You’ve heard the rumors. What are the most expensive cities in the world? Paris, London, Tokyo? Well, the rumors are true. But just because certain cities charge more for a cup of coffee doesn’t mean you can’t be frugal when traveling there. Despite its high prices, Tokyo has so much to offer and surprisingly, you can do most of it for free.
One of the best services I can recommend is Tokyo Free Guide, which is exactly as the name indicates. A tour guide will meet you at an attraction of your choice for free. You only pay for their cost of transportation and any entrance fees. Fair warning: book well in advance.
If you’re going to be in Tokyo on a Sunday, be sure to check out Yoyogi Park. Located near Shinjuku, it is an absolute (free) must see. Every Sunday, weather permitting, men and women come out and the park turns into what I can best describe as a scene from the movie “Crybaby.” You have the greasers and the squares, dressed up and hair done, smoking cigarettes, drinking beer, dancing and singing for hours.
If you’d like to go, you can head there by taking the JR Yamanote line to Harajuku station, Omotesando exit (the park is located a few steps from here) or the Chiyoda line to Yoyogi-Koen, exit 4.
Since you’re in the area, you can explore Harajuku for the chance to see some of the elaborate costumes, make up, and hair. I’ve heard that it’s best to do this on Sunday, as well, since everyone is out of school. Make sure you walk down Takeshita Street, where all the girls go shopping. It’s crowded, but worthwhile.
The Meiji Shrine, also located steps from Yoyogi Park, provides a serene (free of charge) getaway from the concrete jungle you might find yourself caught in.
If you’re an early bird, take time to visit the Tsukiji Fish Market, located on the Hibiya line, Tsukiji exit 1. Get out of bed to witness the chaos during the buying and selling that happens daily. There is a visitor’s passage that tourists must stay in and the auction is finished by 6:30 am. It’s best to arrive around 4:00 am to watch and if you’re jetlagged, what better way to spend your restless morning?
If you’re into gadgets, make sure to visit the Sony Showroom. Open everyday from 11-7 pm, it’s a free tour of the latest technology available on the market today. The easiest way to get here is to arrive on the Ginza line, exit B9, where you can access the store straight from underground. Browse 3D cameras, entertainment systems, and computers that cost more than my apartment.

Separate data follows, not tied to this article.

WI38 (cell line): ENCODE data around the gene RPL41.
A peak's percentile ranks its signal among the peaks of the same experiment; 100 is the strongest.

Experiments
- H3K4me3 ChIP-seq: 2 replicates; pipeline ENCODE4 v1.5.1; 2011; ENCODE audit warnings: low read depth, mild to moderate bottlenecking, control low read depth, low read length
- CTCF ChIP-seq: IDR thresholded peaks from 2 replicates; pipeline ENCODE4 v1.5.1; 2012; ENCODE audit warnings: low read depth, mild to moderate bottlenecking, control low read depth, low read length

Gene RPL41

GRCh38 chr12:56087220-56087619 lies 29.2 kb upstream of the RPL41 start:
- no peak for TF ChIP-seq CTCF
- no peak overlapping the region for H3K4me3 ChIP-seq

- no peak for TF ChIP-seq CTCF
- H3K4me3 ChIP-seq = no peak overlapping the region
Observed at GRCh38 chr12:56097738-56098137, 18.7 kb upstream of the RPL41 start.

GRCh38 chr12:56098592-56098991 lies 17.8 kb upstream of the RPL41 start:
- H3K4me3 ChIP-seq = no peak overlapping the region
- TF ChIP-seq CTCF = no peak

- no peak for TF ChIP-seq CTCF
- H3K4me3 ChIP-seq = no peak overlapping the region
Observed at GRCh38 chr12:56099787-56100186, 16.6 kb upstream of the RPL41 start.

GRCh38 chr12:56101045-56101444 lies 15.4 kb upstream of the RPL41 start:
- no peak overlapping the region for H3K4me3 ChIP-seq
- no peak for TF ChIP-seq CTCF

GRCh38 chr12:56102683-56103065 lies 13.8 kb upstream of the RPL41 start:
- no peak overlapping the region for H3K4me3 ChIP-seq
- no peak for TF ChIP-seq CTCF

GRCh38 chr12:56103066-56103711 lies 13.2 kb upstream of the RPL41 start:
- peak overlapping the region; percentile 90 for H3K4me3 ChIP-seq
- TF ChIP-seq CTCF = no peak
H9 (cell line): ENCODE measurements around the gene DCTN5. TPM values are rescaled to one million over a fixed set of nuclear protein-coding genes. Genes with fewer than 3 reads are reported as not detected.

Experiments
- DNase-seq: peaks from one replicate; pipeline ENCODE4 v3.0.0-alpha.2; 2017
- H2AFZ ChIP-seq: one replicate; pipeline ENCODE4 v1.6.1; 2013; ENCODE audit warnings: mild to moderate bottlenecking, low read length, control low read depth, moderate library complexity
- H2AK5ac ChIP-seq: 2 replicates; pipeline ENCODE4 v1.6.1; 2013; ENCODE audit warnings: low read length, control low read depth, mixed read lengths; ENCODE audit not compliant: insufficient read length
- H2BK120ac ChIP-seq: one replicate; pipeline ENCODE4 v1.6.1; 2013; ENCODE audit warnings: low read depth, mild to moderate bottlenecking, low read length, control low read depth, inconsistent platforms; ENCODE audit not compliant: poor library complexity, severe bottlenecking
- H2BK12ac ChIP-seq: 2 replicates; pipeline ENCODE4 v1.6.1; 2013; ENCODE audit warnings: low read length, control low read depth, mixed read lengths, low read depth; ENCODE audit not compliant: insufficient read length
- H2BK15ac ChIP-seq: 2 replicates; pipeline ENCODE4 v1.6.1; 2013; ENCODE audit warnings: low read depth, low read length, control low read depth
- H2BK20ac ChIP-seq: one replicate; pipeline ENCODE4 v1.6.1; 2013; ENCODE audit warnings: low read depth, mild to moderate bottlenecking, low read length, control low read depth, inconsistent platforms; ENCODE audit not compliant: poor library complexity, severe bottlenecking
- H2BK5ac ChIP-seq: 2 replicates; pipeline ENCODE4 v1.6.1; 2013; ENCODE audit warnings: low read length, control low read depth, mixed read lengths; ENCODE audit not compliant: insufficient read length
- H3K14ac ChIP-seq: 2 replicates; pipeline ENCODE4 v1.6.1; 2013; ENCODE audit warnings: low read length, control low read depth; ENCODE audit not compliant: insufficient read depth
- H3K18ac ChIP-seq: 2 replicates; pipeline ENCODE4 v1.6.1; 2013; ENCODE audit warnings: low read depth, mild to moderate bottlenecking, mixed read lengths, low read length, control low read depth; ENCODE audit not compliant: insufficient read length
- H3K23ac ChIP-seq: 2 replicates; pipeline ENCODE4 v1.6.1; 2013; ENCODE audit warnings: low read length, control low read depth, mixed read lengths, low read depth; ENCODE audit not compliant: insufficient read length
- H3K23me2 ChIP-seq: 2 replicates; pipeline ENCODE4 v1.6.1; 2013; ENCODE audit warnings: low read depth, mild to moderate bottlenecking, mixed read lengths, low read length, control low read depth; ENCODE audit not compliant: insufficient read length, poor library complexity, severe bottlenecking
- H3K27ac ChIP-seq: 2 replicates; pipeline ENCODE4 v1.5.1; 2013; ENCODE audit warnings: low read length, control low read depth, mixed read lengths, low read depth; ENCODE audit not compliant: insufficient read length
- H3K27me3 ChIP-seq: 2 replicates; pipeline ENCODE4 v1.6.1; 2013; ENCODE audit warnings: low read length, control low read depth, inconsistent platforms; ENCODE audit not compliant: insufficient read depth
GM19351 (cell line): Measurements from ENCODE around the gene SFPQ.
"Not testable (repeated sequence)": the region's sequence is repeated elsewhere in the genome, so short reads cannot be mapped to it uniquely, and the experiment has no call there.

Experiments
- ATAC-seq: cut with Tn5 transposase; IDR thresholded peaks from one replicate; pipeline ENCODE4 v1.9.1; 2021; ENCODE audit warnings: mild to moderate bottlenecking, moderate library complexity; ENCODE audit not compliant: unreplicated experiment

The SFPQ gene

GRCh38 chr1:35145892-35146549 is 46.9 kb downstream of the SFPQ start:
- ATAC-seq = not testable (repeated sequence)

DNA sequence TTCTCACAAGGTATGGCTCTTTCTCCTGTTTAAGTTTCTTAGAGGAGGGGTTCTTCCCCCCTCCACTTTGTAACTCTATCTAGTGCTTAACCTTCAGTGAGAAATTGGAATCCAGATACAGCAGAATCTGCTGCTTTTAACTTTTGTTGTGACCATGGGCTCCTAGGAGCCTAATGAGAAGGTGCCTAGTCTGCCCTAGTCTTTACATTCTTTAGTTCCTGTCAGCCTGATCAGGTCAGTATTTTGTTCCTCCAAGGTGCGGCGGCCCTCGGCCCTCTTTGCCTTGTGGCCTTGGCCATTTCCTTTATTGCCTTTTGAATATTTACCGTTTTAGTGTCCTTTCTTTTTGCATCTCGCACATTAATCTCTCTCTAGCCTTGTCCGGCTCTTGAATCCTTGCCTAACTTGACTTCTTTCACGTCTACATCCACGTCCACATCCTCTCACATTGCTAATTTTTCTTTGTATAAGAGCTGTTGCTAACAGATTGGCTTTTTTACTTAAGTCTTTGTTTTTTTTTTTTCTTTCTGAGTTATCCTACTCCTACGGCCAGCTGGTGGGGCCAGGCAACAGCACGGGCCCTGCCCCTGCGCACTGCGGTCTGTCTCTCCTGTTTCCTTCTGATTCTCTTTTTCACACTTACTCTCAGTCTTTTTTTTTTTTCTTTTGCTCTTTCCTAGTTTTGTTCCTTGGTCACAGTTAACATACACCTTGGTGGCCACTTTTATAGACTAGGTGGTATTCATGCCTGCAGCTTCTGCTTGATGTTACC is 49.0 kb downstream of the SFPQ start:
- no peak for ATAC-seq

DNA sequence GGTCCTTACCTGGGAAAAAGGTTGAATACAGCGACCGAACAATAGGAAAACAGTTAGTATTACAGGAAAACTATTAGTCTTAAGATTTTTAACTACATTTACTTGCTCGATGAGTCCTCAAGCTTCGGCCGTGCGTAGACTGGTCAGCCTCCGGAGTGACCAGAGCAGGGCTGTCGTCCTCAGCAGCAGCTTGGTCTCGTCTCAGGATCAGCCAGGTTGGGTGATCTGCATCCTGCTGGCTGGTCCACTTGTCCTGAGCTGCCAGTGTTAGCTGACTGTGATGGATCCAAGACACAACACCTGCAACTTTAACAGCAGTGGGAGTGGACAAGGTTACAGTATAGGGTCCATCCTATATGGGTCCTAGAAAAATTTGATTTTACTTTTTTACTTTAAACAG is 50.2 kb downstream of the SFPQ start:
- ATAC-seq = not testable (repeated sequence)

If you want to explore shops and markets, I recommend Asakusa. We stayed in this neighborhood and explored its charming alleys almost every night. It is said that this part of Tokyo is less modern and more traditional. It is located near the river, a beautiful temple, the Sky Tree, and the ridiculous “Golden Turd,” which is really just part of the Asahi brewery. It’s certainly worth your trip there.
For a free view of the incredible Tokyo skyline, head to the Tokyo Metropolitan Government Office buildings. Open from 9:30 – 5:30 and located on the Oedo line, Roppongi station, you really can’t beat an opportunity to see this marvel from above.
If you’re looking to see Tokyo in all of her glory, go to Shibuya on the JR Yamanote line, Hachiko exit. Here, you will find the infamous Shibuya Crossing, a 5-point intersection that swells with people every time the light changes color. For a free overhead view of it all, go to Starbucks, but keep your camera out of sight.
You can also go to Shinjuku station, the busiest station in the world, around rush hour. I would avoid taking the subway at this time, but it was interesting to see the white-shirts-black-pants combination that flood the street at this time.
For a modern tour of Tokyo, ride along the Yurikomome Line, a brand new transit line that is a bit more expensive than the rest. This takes you along the Rainbow Bridge and onto one of the manmade islands. I enjoyed walking around this area and admiring the modern, new age buildings. Stay until nightfall for a beautiful view of the skyline against the bay.
Some of my favorite moments in Tokyo came from simply walking around different neighborhoods, people watching, and making friends with strangers. Despite the cost of getting there, it costs you nothing to get lost, which often makes for the best stories. Some of my favorite destinations within Tokyo included Ginza, Shibuya, Shinjuku, Harajuku, Hibiya, Roppongi and Asakusa.
There are other ways to save money besides visiting free attractions. Stay in a budget accommodation (I recommend any of the Khaosan hostels), share meals if you’re traveling with a partner, and always avoid taking taxis. The subway in Tokyo is very efficient and will take you to virtually any point within the city. Although somewhat overwhelming and complicated to understand at first, it gets easier with time. If you’re confused, there is always someone working that will be able to assist you.